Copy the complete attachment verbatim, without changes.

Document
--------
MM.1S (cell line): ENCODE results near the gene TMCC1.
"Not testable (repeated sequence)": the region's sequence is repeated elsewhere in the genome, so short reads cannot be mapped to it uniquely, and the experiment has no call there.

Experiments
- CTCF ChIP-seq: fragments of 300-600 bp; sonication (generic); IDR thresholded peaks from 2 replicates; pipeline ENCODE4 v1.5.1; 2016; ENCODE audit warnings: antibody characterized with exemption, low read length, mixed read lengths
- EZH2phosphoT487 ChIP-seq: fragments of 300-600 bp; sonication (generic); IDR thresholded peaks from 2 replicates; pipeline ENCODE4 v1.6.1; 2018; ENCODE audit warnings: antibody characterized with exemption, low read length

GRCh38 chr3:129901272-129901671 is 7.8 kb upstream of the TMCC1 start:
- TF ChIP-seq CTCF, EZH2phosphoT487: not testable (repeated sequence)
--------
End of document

MM.1S (cell line): ENCODE results near the gene TMCC1.
"Not testable (repeated sequence)": the region's sequence is repeated elsewhere in the genome, so short reads cannot be mapped to it uniquely, and the experiment has no call there.

Experiments
- CTCF ChIP-seq: fragments of 300-600 bp; sonication (generic); IDR thresholded peaks from 2 replicates; pipeline ENCODE4 v1.5.1; 2016; ENCODE audit warnings: antibody characterized with exemption, low read length, mixed read lengths
- EZH2phosphoT487 ChIP-seq: fragments of 300-600 bp; sonication (generic); IDR thresholded peaks from 2 replicates; pipeline ENCODE4 v1.6.1; 2018; ENCODE audit warnings: antibody characterized with exemption, low read length

GRCh38 chr3:129901272-129901671 is 7.8 kb upstream of the TMCC1 start:
- TF ChIP-seq CTCF, EZH2phosphoT487: not testable (repeated sequence)